Dallas officer indicted in shooting of mentally ill man

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by TANYA EISERER

Bio | Email | Follow: @tanyaeiserer

WFAA

Posted on April 29, 2014 at 2:54 PM

Updated Tuesday, Apr 29 at 11:12 PM

DALLAS — A Dallas County grand jury has indicted a former police officer who shot a mentally ill disabled man, according to several sources with knowledge of the situation.

The man was standing still with a knife in his hand last October when he was shot.

Cardan Spencer was indicted in the shooting of Bobby Bennett, who survived. Spencer will likely face an aggravated assault charge. News 8 first broke the story last October after a neighbor’s surveillance video showed the original police account was inaccurate.

Spencer is the second Dallas officer in less than one week to be indicted over an on-duty police shooting. Last week, the same grand jury indicted former Senior Cpl. Amy Wilburn on an aggravated assault charge over the shooting of an unarmed carjacking suspect.  

Wilburn’s indictment was the first time a Dallas police officer was indicted over an on-duty police shooting since 12-year-old Santos Rodriguez was fatally wounded at the hands of an officer in 1973.

The circumstances that led to Spencer’s indictment began on Oct. 14, 2013, when he and Officer Christopher Watson responded to a 911 call in the 9400 block of Crimson Court. Bennett’s mother, Joyce Jackson, called 911 to ask for help in dealing with her son. She told a 911 operator that Bennett was violent, in possession of a knife and throwing objects at a garage door.

Spencer and Watson said they thought Bennett was coming at them with a weapon raised.  Police said Bennett told the officers they would have to kill him.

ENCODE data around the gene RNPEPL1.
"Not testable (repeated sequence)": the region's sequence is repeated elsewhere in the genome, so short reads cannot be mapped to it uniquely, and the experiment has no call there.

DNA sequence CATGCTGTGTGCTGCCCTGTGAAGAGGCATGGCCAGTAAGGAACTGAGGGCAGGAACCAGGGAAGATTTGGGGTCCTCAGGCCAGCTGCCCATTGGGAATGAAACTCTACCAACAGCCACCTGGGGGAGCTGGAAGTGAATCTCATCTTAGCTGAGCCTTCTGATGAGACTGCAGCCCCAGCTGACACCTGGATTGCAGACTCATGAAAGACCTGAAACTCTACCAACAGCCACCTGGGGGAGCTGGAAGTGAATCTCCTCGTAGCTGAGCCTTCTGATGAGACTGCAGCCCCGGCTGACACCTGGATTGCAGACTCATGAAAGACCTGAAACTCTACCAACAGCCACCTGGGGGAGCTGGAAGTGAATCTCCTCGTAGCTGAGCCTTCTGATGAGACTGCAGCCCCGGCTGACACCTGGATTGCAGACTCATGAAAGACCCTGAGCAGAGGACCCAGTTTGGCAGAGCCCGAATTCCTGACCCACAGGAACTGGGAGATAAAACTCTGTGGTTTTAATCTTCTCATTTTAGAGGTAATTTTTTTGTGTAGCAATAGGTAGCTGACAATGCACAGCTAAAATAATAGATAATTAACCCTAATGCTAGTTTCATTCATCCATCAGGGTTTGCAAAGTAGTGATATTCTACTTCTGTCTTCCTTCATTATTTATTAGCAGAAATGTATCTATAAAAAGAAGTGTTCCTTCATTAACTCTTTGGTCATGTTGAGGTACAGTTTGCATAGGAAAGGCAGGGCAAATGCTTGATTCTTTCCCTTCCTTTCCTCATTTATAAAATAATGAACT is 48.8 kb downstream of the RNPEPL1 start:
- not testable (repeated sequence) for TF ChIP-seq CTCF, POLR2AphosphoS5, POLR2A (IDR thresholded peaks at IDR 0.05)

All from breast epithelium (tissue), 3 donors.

Spencer fired his gun four times and Bennett was hit in the abdomen.

However, the neighbor’s surveillance video revealed Bennett had his hands down by his side and wasn’t coming at the officers.

The video showed Bennett was initially seated in a chair when officers arrived on the scene. It then showed him roll the chair back as the officers walked toward him. He then stood up, but didn't move. His hands were at his side and he was standing still when Spencer shot him. It all occurred within seconds of the officers' arrival.

In January, a Dallas attorney filed a federal lawsuit against the city, Spencer, and Watson over the shooting. The lawsuit alleged - among other things - that Dallas police falsely accused Bennett of aggravated assault while initially ignoring evidence to the contrary.

Investigators had seen the video prior to writing an aggravated assault warrant on Bennett. The charges were only dropped after neighbor Maurice Bunch’s video became public and drew national attention.

At the time, Police Chief David Brown defended the decision to charge Bennett with aggravated assault, saying, “The unfortunate thing here is that Officer Watson’s statement really overrode what the video showed.”

He said then that the department was trying to verify that the video was authentic and said the department puts a premium on the word of officers.

In firing Spencer, Brown said that “officers are not above the law. We as a police department are not going to look the other way. We are not going to sweep officer misconduct under the rug.”

In Wilburn's case, she faces the first-degree felony charge over the Dec. 9 shooting of 19-year-old Kelvion Walker. Wilburn and other police officers were chasing carjacking suspects at the time of the shooting.

She told internal investigators that she believed Walker was reaching for a weapon. An independent witness told News 8 that Walker had his hands up and showed no sign of a weapon.

The grand jury officially returned Wilburn’s indictment on Tuesday and an arrest warrant was issued for Wilburn.

E-mail

teiserer@wfaa.com

 

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